Fiat, majority owner of the Chrysler Group, plans to start making Jeeps in China again and might eventually make all of its models in the country, according to the head of both carmakers' operations in the region.
Mike Manley, chief operating officer of Fiat and Chrysler in Asia, said Fiat was in "very detailed conversations" with its Chinese partner, Guangzhou Automobile Group, on making Jeeps in the world's biggest car market.
Chrysler has not built Jeeps in China since Fiat took control in 2009.
"The volume opportunity for us is very significant," said Manley, who is also president of the Jeep brand. "We're reviewing the opportunities within the existing capacity" as well as whether the company "should localise the entire Jeep portfolio or some of the Jeep portfolio", he said.
Jia Xinguang, chief analyst at China Auto Consultancy Group, said Fiat and Chrysler would consider moving some of Jeep's production to China because the SUV was popular in that market.
Jia said that although car sales had slowed on the mainland in recent years, demand for SUVs was still strong.
"Last year, total car sales in the country grew 2.45 per cent but the SUV segment grew 20.2 per cent," he said.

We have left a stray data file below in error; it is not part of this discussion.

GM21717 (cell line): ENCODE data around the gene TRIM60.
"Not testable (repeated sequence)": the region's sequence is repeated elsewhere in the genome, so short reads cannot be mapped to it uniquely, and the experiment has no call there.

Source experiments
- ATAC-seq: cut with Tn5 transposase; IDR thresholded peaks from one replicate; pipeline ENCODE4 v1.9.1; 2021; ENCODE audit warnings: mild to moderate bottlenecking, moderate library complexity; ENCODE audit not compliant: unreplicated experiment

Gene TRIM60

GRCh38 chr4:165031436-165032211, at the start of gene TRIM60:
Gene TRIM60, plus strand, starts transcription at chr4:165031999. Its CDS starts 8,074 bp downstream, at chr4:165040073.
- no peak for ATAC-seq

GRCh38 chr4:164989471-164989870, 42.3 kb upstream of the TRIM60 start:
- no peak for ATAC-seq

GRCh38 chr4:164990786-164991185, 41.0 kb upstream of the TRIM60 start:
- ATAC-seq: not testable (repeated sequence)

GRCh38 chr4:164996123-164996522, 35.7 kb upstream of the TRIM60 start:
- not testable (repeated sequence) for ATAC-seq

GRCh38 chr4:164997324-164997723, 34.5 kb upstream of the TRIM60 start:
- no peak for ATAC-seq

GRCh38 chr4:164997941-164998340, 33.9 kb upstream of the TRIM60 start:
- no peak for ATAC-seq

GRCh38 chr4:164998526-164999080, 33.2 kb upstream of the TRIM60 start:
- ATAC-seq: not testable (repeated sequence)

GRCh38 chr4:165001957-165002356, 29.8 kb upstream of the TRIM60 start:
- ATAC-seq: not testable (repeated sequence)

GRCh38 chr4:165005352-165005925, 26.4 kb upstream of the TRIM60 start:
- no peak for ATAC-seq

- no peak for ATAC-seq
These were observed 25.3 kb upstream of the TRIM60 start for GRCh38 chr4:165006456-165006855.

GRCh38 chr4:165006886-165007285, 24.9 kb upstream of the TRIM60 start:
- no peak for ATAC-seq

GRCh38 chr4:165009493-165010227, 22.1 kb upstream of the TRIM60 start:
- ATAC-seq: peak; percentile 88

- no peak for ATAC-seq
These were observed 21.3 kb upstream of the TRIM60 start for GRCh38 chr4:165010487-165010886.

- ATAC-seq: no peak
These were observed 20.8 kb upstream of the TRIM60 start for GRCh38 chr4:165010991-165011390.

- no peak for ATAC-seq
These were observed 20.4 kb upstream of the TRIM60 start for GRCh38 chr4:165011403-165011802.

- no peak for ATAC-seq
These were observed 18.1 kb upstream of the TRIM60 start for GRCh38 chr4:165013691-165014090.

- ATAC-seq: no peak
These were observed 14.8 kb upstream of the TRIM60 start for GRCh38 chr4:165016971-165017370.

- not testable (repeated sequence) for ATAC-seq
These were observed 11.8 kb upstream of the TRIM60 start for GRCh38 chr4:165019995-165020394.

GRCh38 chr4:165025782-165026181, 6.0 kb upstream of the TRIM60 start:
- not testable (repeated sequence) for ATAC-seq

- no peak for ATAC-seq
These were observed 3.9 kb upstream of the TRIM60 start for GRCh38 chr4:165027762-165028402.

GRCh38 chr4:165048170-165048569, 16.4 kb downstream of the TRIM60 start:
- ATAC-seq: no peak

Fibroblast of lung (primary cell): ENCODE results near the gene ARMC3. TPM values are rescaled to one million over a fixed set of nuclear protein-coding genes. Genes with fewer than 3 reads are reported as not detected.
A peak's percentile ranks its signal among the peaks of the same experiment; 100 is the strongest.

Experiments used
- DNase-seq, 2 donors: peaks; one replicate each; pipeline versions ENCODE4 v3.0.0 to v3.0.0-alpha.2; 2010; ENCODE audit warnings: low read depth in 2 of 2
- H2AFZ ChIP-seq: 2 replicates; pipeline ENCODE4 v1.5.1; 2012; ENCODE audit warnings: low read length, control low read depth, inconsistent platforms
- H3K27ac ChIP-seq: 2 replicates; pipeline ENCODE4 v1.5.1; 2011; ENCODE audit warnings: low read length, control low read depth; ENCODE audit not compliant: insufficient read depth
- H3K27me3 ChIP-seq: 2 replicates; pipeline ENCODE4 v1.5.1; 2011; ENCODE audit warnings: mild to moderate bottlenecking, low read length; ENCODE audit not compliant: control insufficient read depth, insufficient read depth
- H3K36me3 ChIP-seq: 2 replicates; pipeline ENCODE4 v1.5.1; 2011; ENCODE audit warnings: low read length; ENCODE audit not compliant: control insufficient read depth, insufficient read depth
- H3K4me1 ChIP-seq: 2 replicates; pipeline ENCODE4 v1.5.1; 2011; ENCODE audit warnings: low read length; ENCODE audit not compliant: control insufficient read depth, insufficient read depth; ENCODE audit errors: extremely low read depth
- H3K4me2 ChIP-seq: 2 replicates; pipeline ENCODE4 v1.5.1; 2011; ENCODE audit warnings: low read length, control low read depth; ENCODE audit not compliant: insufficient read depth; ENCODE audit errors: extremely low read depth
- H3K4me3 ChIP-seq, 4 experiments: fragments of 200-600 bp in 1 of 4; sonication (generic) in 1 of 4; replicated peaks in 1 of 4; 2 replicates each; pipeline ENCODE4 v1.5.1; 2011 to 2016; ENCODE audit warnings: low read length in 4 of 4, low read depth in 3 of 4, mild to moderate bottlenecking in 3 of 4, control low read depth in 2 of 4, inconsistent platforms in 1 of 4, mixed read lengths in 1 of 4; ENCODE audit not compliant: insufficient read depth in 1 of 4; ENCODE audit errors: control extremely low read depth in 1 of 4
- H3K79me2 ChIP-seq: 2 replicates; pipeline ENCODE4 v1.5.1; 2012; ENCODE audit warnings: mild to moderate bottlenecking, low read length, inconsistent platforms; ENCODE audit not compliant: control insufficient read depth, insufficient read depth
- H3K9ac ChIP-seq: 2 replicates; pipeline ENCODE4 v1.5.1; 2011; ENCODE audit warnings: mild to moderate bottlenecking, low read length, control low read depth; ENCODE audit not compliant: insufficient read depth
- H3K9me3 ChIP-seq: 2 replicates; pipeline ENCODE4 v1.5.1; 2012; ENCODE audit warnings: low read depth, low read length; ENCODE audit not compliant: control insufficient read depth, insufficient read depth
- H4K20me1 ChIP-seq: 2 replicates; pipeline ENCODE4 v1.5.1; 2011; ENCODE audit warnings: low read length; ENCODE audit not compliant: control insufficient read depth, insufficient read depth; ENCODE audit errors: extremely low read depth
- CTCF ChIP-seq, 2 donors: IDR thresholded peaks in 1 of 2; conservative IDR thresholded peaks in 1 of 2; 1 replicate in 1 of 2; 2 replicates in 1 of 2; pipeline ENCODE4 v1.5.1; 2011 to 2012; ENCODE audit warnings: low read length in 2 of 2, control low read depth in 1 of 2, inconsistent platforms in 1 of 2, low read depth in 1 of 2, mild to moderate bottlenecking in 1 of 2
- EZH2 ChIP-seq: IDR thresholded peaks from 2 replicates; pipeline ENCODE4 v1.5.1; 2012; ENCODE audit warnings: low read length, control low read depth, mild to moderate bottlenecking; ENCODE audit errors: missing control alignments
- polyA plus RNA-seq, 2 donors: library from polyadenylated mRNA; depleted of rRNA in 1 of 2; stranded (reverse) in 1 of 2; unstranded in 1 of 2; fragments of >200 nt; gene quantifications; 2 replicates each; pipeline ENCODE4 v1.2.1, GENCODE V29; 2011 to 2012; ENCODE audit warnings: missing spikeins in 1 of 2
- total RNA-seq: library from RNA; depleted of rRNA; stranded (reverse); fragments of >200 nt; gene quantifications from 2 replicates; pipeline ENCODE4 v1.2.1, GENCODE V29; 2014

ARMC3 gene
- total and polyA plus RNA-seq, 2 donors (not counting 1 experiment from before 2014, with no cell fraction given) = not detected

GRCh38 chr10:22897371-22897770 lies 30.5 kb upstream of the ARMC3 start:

Jia said mainland consumers preferred SUVs because they were seen as trendy and cool. And, even though major cities were afflicted with traffic jams and fuel prices kept rising, "consumers don't care about these factors".
But Jia said he would be impossible for Chrysler to build all its Jeeps in China.
"The US is still a very important market for them," he said.
"Chrysler has no factory in China, so if they want to manufacture cars, they will have to use the Fiat factory located in Changsha, which doesn't have enough capacity."
Otherwise, Chrysler would need to build its own plant but that would take time and involve lots of procedural issues, Jia said.
Fiat's joint venture Guangzhou Automobile plant in Changsha, in central China, has an initial annual capacity of 140,000 cars, with the provision of expanding it to 500,000 vehicles per year.
Chrysler is relying on growth in China to counter the weakness in Europe's car market. It is targeting annual sales of 500,000 outside North America by 2014, more than triple its overseas deliveries in 2009.
International sales for Chrysler climbed 22 per cent to 153,154 in the first nine months of the year, according to the company.
The Jeep brand accounted for more than three out of every four of those deliveries, with sales surging 54 per cent to 117,189.